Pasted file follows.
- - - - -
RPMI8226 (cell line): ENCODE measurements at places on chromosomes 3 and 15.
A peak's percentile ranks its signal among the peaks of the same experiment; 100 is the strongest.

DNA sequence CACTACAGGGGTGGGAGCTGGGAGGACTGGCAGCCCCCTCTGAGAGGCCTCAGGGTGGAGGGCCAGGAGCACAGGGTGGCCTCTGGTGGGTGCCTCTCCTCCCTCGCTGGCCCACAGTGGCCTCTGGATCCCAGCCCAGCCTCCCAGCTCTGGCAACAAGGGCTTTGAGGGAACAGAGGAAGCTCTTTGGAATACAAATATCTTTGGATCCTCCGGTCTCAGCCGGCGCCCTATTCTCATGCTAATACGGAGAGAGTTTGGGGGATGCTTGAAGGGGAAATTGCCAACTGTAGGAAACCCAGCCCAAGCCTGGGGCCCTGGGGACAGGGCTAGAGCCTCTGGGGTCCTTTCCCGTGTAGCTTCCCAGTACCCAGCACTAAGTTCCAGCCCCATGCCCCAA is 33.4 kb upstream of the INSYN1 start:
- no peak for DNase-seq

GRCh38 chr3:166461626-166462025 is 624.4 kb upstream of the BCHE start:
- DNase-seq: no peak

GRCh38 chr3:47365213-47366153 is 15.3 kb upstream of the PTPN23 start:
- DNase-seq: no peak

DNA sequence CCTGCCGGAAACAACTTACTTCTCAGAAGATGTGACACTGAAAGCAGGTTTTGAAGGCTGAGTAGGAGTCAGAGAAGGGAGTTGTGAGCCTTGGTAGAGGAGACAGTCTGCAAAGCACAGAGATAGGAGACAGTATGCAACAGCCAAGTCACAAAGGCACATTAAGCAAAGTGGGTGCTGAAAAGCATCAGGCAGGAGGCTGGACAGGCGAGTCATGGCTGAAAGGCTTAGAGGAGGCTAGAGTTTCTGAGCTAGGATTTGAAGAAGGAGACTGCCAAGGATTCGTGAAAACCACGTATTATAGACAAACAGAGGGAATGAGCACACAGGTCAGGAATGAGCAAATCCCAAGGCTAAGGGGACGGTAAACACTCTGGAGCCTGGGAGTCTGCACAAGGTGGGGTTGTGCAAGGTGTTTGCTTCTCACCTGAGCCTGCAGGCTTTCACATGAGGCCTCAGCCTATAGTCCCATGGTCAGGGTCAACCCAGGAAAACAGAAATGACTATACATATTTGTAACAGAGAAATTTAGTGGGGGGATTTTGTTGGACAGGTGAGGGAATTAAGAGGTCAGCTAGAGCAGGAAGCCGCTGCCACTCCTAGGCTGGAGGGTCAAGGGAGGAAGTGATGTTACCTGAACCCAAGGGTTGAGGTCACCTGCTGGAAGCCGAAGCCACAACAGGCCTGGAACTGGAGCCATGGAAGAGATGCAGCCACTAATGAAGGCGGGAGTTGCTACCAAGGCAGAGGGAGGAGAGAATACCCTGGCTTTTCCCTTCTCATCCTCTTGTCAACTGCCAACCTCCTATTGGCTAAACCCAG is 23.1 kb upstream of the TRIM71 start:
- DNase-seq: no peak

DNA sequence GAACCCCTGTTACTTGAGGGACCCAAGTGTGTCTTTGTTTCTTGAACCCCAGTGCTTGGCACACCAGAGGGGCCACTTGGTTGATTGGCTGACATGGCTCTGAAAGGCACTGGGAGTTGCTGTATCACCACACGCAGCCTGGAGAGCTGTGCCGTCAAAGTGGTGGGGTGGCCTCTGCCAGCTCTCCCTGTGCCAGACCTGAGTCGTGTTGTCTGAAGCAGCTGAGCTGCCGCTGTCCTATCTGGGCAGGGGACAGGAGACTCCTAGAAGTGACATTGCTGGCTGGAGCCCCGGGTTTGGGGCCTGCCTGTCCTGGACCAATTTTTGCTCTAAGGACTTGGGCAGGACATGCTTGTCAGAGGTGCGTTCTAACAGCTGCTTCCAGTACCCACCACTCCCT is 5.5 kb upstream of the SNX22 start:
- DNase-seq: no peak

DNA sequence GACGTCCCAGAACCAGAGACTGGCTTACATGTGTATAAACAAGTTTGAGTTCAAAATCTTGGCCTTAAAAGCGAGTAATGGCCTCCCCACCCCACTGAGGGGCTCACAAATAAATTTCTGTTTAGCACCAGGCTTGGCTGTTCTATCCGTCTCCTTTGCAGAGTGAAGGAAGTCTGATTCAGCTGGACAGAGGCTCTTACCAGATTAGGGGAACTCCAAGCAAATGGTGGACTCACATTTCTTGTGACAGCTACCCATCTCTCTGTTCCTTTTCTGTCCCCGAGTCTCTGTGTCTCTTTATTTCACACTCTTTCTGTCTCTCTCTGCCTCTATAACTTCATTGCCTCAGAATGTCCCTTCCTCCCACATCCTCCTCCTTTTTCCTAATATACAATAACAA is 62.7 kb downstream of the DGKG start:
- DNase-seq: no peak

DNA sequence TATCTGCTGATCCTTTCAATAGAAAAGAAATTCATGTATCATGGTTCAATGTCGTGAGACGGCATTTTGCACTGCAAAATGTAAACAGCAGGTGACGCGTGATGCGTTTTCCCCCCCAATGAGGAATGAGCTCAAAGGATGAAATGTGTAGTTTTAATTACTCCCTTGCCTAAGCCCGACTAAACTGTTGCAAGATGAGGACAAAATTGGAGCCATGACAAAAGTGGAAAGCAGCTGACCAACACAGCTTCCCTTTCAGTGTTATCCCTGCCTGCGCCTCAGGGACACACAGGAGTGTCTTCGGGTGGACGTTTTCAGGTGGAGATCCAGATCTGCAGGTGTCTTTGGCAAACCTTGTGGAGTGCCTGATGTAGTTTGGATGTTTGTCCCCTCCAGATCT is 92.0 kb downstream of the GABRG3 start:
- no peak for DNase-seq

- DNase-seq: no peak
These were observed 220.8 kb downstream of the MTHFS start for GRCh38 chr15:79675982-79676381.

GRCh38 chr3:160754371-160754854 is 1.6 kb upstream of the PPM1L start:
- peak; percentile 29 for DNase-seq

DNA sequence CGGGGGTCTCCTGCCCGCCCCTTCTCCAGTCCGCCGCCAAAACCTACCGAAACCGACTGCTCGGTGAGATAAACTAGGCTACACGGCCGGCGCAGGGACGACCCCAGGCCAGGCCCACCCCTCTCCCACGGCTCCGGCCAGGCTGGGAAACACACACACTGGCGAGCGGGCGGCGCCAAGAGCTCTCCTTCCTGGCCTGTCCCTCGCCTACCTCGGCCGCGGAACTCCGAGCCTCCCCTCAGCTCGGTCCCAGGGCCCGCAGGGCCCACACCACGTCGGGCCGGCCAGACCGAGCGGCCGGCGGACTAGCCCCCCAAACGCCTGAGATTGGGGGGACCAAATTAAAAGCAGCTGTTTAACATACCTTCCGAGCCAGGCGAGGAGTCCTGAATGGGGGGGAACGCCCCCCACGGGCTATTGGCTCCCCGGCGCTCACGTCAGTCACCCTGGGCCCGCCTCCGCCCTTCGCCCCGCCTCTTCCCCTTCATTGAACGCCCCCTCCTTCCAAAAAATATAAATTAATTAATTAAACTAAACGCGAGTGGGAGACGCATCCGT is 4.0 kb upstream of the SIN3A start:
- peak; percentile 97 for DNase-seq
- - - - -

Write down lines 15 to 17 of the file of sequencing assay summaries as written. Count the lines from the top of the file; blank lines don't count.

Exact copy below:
DNA sequence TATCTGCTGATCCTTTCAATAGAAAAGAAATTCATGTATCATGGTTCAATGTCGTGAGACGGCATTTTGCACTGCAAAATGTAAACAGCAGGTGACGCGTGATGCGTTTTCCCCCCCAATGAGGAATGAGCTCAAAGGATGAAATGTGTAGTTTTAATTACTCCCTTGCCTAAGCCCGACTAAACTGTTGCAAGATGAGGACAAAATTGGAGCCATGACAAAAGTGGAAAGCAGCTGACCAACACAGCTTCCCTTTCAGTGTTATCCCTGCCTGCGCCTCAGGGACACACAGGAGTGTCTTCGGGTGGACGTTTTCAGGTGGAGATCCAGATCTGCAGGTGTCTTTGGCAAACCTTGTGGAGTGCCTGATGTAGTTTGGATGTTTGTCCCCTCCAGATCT is 92.0 kb downstream of the GABRG3 start:
- no peak for DNase-seq

- DNase-seq: no peak